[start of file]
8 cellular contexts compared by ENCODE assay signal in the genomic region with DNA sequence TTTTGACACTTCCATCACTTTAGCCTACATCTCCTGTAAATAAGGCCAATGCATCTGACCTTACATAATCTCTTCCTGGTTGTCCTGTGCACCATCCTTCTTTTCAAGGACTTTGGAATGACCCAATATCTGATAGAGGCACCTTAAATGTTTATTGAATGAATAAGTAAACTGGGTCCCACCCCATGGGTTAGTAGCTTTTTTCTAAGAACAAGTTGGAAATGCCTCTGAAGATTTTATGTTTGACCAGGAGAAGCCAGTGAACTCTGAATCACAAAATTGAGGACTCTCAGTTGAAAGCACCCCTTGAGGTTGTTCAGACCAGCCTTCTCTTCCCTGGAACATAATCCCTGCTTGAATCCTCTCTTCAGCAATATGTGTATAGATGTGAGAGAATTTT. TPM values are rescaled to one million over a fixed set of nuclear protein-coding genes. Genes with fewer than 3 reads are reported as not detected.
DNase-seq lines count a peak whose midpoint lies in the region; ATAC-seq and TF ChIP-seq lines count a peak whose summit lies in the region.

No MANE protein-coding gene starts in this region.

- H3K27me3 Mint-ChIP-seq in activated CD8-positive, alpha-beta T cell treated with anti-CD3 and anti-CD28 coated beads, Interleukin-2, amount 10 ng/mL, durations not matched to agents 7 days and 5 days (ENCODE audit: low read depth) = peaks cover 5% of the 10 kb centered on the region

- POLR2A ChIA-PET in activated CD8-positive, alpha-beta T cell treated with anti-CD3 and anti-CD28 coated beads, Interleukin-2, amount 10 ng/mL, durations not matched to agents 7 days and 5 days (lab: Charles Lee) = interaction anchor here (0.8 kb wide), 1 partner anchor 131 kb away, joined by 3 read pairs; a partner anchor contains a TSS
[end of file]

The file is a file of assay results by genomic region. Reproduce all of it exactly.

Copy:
8 cellular contexts compared by ENCODE assay signal in the genomic region with DNA sequence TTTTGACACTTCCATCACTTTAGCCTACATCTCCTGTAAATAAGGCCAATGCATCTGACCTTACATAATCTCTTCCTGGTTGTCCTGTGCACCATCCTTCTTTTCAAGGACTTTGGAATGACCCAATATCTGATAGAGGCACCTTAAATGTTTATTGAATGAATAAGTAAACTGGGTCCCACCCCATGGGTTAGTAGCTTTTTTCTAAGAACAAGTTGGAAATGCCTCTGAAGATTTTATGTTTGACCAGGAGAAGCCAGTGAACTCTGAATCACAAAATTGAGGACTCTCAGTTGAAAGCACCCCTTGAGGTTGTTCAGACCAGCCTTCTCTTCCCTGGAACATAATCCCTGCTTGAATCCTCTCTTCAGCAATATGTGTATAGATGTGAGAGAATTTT. TPM values are rescaled to one million over a fixed set of nuclear protein-coding genes. Genes with fewer than 3 reads are reported as not detected.
DNase-seq lines count a peak whose midpoint lies in the region; ATAC-seq and TF ChIP-seq lines count a peak whose summit lies in the region.

No MANE protein-coding gene starts in this region.

- H3K27me3 Mint-ChIP-seq in activated CD8-positive, alpha-beta T cell treated with anti-CD3 and anti-CD28 coated beads, Interleukin-2, amount 10 ng/mL, durations not matched to agents 7 days and 5 days (ENCODE audit: low read depth) = peaks cover 5% of the 10 kb centered on the region

- POLR2A ChIA-PET in activated CD8-positive, alpha-beta T cell treated with anti-CD3 and anti-CD28 coated beads, Interleukin-2, amount 10 ng/mL, durations not matched to agents 7 days and 5 days (lab: Charles Lee) = interaction anchor here (0.8 kb wide), 1 partner anchor 131 kb away, joined by 3 read pairs; a partner anchor contains a TSS